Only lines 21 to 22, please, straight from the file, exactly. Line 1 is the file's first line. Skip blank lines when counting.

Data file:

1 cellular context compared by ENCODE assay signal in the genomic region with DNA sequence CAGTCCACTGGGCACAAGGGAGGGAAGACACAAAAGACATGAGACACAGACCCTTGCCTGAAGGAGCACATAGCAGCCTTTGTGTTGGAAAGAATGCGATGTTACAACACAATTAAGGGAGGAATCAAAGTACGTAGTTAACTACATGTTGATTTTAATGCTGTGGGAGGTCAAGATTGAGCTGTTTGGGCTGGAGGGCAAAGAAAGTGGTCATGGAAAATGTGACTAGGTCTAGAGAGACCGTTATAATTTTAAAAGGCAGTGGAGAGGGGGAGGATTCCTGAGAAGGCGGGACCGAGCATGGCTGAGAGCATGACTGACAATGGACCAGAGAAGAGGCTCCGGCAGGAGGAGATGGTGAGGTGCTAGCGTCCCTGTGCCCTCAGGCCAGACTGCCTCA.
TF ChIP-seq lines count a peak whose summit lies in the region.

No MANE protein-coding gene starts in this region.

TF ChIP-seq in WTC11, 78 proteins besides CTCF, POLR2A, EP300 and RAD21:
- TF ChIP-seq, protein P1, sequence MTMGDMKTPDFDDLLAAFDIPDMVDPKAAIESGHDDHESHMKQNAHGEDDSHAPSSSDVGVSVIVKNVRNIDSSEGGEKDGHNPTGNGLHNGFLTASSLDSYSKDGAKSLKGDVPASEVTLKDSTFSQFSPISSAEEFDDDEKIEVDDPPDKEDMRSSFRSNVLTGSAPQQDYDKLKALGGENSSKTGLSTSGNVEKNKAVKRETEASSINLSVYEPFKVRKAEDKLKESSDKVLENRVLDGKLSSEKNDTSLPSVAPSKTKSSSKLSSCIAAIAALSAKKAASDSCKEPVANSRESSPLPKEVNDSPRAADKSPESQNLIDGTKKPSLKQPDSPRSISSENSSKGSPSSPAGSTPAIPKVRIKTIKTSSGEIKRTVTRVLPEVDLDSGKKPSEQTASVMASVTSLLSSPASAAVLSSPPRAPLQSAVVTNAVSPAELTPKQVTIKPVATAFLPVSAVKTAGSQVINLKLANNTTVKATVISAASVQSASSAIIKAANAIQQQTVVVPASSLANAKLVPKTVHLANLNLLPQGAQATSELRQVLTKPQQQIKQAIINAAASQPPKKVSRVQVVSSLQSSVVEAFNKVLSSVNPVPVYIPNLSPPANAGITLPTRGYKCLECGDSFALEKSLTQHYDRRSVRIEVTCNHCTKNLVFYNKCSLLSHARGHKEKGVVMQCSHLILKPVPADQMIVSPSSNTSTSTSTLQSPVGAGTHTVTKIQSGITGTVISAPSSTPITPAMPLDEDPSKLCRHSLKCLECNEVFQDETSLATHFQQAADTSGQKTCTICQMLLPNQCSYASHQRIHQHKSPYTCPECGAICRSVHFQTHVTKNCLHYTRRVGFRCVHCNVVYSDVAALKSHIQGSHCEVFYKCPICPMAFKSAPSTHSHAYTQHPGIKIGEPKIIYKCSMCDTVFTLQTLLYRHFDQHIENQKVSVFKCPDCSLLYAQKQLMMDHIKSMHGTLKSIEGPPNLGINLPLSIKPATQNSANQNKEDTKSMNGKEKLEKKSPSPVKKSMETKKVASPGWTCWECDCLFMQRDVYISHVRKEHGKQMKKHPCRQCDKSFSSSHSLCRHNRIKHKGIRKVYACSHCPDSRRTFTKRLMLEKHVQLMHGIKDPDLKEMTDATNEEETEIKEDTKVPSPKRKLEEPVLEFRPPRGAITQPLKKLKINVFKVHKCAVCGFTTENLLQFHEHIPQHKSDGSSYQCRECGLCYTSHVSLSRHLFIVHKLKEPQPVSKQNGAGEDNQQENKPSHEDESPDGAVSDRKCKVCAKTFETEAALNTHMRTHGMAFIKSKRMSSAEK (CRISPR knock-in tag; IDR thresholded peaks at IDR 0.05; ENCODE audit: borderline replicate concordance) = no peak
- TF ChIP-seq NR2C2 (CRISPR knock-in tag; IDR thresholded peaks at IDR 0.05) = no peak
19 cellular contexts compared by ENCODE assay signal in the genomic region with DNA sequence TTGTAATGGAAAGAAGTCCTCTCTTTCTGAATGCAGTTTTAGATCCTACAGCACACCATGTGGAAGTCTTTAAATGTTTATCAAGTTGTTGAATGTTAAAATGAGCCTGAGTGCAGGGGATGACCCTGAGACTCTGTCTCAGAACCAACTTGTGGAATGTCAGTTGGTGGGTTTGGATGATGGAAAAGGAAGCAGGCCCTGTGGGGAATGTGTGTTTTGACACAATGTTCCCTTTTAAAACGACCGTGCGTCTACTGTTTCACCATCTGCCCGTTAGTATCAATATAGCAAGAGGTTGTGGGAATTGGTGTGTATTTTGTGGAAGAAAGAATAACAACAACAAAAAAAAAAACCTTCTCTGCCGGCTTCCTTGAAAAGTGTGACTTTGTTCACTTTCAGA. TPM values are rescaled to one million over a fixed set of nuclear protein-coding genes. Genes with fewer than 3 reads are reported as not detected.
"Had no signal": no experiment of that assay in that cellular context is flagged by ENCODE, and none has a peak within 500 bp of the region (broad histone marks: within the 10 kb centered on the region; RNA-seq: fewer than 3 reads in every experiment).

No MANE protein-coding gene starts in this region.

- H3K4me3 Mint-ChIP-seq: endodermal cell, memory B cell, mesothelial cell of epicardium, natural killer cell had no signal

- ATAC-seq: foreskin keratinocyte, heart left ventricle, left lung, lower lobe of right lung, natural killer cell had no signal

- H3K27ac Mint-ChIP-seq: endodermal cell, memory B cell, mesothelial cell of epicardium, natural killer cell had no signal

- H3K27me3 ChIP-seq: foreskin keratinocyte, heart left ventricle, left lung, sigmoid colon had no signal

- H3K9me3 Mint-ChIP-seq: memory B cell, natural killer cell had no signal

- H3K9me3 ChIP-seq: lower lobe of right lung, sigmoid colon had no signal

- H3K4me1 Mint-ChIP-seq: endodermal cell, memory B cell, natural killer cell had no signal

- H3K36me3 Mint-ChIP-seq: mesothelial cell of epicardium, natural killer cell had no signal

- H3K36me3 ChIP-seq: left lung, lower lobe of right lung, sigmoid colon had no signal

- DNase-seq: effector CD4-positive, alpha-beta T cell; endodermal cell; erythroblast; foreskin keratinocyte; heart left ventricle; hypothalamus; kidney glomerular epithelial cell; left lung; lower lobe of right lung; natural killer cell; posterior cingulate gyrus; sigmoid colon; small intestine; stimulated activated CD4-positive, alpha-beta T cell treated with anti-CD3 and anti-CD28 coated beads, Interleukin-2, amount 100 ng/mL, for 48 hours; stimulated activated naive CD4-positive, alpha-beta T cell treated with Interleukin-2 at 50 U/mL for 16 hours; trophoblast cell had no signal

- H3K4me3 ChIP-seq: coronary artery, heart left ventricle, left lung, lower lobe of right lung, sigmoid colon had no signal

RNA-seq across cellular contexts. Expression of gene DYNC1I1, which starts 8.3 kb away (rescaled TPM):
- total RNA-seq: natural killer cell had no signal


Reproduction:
RNA-seq across cellular contexts. Expression of gene DYNC1I1, which starts 8.3 kb away (rescaled TPM):
- total RNA-seq: natural killer cell had no signal